JOLIET – The expected final approval of bids for a downtown Joliet train station has been delayed because of new cost overruns, although the latest holdup may be for only a few weeks.
City officials announced two weeks ago that Joliet received tentative approval from the Illinois Department of Transportation to award the contract on the station and that final approval would come at the end of January.
But state approval has been complicated by an estimated $400,000 in new costs added to the winning bid since it was put on hold in June.
City officials now say they expect the matter to be cleared up this month and hope to have final state approval before the end of February.
“I’m confident that we’re moving forward, but it’s a complication,” Deputy City Manager Steve Jones said. “It’s a challenge. There are challenges to this project. We have to keep moving forward.”
The latest challenge developed since the award of a $15.6 million bid to Walsh Construction was put on hold in June. The state at that time raised concerns that increased costs in what is now a $50 million project no longer left enough money to pay for a bus station that was part of the original plan, when the project was estimated at $42 million.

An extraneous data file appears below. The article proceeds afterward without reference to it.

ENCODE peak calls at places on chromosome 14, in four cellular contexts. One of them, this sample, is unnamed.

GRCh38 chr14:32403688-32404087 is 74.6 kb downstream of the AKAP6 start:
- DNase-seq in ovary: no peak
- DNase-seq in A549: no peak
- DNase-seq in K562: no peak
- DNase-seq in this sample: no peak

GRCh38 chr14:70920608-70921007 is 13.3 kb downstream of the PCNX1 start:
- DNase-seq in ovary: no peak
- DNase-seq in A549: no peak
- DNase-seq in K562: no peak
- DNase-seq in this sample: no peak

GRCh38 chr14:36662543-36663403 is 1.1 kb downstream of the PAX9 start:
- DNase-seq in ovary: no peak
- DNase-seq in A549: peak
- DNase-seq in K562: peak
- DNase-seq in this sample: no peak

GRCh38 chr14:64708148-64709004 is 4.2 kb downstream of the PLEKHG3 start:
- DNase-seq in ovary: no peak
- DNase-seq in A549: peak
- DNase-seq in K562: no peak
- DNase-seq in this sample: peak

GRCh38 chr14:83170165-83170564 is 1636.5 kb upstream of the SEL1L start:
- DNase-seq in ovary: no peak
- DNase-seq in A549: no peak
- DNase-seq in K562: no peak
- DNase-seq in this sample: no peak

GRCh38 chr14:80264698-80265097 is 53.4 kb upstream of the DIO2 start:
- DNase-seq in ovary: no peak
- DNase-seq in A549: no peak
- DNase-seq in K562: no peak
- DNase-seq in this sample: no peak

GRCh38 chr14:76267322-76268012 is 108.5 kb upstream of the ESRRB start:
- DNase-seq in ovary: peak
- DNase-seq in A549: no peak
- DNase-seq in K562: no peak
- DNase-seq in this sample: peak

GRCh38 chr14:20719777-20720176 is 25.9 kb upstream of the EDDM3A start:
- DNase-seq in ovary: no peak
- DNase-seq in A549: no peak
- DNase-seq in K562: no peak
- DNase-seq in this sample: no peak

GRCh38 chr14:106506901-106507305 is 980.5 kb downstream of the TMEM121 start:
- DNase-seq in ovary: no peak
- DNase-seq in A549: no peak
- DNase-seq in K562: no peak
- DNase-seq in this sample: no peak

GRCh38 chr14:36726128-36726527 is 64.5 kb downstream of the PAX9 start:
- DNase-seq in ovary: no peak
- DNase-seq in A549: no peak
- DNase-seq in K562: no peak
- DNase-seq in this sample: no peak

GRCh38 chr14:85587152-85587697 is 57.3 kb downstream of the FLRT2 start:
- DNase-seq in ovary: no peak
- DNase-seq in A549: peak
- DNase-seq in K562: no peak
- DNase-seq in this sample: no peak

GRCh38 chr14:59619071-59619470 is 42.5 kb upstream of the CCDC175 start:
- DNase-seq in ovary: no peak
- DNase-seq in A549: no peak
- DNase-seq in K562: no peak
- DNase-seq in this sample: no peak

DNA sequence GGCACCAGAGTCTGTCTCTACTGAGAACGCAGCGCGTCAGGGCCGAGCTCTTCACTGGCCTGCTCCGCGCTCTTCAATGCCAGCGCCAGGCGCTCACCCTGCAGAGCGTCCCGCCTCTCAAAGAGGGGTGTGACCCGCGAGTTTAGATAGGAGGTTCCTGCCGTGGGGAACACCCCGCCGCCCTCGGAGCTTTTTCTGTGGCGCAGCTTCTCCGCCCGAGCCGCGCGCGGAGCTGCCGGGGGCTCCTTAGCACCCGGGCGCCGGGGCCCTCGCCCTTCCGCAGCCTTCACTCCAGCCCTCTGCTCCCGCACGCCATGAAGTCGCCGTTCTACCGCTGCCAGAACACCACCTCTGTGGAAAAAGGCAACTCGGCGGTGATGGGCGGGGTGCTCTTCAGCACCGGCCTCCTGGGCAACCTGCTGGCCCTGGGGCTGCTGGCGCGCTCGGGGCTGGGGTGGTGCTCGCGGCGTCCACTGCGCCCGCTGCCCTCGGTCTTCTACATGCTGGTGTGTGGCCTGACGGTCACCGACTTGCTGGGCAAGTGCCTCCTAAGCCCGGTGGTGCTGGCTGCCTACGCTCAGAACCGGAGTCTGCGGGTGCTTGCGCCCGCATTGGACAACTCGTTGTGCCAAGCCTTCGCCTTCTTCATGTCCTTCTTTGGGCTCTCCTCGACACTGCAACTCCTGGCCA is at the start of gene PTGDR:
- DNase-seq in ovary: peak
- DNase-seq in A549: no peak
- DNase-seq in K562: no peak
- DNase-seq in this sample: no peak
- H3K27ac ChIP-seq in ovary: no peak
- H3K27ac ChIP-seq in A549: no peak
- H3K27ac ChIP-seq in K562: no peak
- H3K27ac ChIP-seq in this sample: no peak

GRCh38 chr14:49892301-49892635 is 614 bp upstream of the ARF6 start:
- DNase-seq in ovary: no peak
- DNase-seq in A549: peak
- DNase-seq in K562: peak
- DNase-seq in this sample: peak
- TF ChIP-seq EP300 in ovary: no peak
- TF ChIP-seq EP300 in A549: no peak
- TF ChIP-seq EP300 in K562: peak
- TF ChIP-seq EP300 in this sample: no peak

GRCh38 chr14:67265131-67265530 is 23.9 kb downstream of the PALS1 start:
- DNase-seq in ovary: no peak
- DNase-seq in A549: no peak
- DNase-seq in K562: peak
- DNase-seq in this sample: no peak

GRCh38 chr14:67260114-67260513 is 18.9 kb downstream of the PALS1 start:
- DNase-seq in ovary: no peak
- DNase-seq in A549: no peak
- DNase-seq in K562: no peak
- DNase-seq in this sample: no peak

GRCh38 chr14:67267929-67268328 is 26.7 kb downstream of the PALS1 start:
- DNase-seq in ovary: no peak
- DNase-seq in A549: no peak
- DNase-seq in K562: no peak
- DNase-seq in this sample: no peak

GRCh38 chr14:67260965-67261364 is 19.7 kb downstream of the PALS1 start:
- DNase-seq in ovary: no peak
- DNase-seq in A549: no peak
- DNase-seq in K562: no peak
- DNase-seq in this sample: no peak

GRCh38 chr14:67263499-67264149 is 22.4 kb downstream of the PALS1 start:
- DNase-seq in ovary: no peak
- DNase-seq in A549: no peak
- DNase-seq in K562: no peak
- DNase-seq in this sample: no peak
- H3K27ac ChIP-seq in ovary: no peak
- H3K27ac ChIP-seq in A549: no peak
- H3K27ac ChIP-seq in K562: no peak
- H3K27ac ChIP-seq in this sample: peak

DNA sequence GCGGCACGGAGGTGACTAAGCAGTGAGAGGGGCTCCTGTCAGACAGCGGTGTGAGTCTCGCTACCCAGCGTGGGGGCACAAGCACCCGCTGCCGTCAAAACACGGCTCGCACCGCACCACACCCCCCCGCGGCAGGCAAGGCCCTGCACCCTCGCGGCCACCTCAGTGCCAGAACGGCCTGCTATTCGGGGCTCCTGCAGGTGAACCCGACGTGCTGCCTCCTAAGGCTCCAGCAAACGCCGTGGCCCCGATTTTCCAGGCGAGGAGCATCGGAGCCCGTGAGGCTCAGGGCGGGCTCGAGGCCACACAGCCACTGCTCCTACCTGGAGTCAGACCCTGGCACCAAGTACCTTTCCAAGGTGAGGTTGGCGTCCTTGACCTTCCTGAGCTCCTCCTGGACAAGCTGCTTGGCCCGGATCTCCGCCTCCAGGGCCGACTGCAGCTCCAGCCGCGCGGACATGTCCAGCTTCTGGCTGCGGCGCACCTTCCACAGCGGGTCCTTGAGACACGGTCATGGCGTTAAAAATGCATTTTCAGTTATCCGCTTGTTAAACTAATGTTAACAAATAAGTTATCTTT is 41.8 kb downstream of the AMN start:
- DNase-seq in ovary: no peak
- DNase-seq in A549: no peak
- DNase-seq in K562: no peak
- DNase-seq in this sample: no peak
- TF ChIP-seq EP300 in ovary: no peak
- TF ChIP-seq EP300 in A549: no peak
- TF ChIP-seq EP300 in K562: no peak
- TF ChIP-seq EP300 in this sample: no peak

The state is putting $30 million into the project, which also includes a realignment of railroad tracks and new commuter platforms, and has final approval of bid awards.
Local officials spent more than six months persuading the state to allow Joliet to build the train station now and bus station later when the city could find funding.
In the meantime, Jones said, Walsh Construction lost two subcontractors that had originally signed up for the project and is facing higher steel prices than it did in June.
“If you have to replace the subcontractors, any new ones would be based on February 2016 prices, not June 2015 prices,” Jones said.
Walsh has estimated that the price of the job will rise by $400,000, Jones said. The state, he said, has told Joliet officials to decide whether they want to submit the original bid for approval and then seek approval for the additional costs later. Or, the city could submit the revised higher bid for approval.
City Manager Jim Hock said he expects the city to make a decision by Feb. 16, when the City Council could vote on the bid. The bid would then be submitted to the state for approval.
Design change order
Also this week, the council approved $85,000 in additional funding for Knight Engineering/Architects, which is doing design work on the project. It was the eighth change order allowing additional payments to Knight since the firm was awarded the contract in 2011.
The change order was needed to redesign a train station retaining wall after the Union Pacific Railroad rejected a previous design, according to a City Council memo. The wall originally was designed to be built with metal. The railroad is concerned about corrosion and wants the wall built with concrete.